August 22, 2012
Lying for the cause
There are many admirable values. The list includes, of course, goodness, integrity and compassion.
But there is one value without which civilization cannot survive, and without which evil is inevitable: truth.
I cannot think of a 20th-century evil not predicated on lies. It was years (if not centuries) of lying about Jews that enabled the Holocaust to take place. Otherwise, “ordinary men,” to use the title of historian Christopher Browning’s work on the perpetrators of the Holocaust, would not have slaughtered Jewish men, women, not to mention children and babies, had they not been brainwashed into believing that Jews were not human and were the source of Germany’s and the world’s problems.
The same with communism. Every communist regime was totalitarian — meaning, among other things, that it controlled what was deemed true. The Soviet Communist Party newspaper was therefore named “Pravda,” the Russian word for truth. But there was no pravda in Pravda.
Given the horrors that result from lies (I am referring largely to societal lies; in personal life, there are times when truth is not the highest value, such as when maintaining shalom bayit, peace in the home, or when lying to a murderer to save an innocent’s life), one would think that more people would value it. But not many do.
And the reason is simple: Most people think that their cause is more important than telling the truth.
The most recent example occurred this past weekend when Congressman Todd Akin (R-Mo.) was asked about his position on abortion for women who had become pregnant as a result of rape. The Republican nominee for the U.S. Senate from Missouri responded, in part, that “from what I understand from doctors, that [pregnancy as a result of a rape] is really rare … the female body has ways to try to shut that whole thing down.”
Now, if a lie is something one knows to be untrue, then, technically speaking, Rep. Akin wasn’t telling a lie. After all, he claimed that he understood this “from doctors”– and it is quite possible that someone did tell him that some doctors had made that claim.
What we have here, rather than a lie in that technical sense, are two other, more common assaults on truth:
First is the lack of desire to know the truth in order for the individual to continue to believe what he wants to believe, even when, as in the Akin claim, it is obviously absurd. Mr. Akin is undoubtedly familiar with the massive amount of rape committed by victorious armies throughout history. Does he believe that almost none of the victims got pregnant? And is he not aware of the tragedy of the women of Darfur raped by Sudanese Arab soldiers — and then abandoned by their families for getting pregnant out of wedlock?
As a member of the United States Congress, he surely knows about such things. So, what we have here is reason number one for the assault on truth: People believe what they want to believe more than they want to know, let alone assert, the truth.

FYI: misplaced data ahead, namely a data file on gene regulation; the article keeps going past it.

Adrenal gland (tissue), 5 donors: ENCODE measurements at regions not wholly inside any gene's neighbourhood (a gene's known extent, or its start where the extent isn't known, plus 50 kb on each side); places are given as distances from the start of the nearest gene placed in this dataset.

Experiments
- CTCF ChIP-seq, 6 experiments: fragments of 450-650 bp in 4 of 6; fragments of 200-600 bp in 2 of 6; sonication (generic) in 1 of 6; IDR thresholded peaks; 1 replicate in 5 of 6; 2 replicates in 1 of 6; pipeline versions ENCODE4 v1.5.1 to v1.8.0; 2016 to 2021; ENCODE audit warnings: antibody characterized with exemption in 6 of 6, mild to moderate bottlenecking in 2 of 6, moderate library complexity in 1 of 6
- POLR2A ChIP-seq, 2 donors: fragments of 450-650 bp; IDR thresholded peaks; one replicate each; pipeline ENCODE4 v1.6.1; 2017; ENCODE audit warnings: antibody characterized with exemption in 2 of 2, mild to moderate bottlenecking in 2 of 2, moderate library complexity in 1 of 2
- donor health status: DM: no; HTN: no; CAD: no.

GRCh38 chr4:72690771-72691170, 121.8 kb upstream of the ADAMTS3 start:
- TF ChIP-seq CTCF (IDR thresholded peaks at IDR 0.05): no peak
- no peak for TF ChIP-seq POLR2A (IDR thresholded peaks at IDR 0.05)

And why this lack of desire to know the truth?
The answer brings us to the second reason so many people don’t value truth: Their cause is always higher than truth telling. It’s permissible to lie on behalf of one’s noble cause (and what cause isn’t noble in the cause-holders’ eyes?)
I’ll give another conservative example: the claim that viewing pornography leads to rape. While many feminists also make this claim, it is mostly associated with religious conservatives. That the claim is patently false is easily demonstrated. First, the countries with the most lax laws governing pornography have the least rape, and many of the countries that ban pornography have the highest rates of sexual and other physical abuse of women. Second, the vast majority of men who look at pornographic images have never, and would never, commit rape. The fact that virtually all rapists have viewed porn is as meaningless as the fact that virtually all rapists are meat eaters.
But for many religious conservatives who regard pornography as a major sin against God, and feminists who regard it as major sin against women, truth telling is less important than their cause — fighting pornography.
This phenomenon is at least as common on the left. New York Times columnist Paul Krugman made up the false charge that Jared Loughner, the mentally deranged man who tried to kill former Arizona Congresswoman Gabrielle Giffords (and killed six others) did so because of Republican Party hate rhetoric. Why did Krugman write this lie? Because it served his great cause: demonizing the right.
And progressives in California’s legislature have passed laws governing what goes into history textbooks from elementary school through high school — a certain amount of space must be allotted to blacks, Native Americans, Asian Americans, Latinos, women, gays, lesbians, bisexuals and transgendered. For many progressives, making students feel good about their ethnicity, race, gender or sexual orientation is more important than historical truth.
So, with Rosh Hashanah and Yom Kippur approaching, here’s a suggestion for any rabbi searching for a High Holy Day sermon topic: The primary importance of truth telling. Lies built Auschwitz.
Dennis Prager’s nationally syndicated radio talk show is heard in Los Angeles on KRLA (AM 870) 9 a.m. to noon. His latest project is the Internet-based Prager University (prageru.com).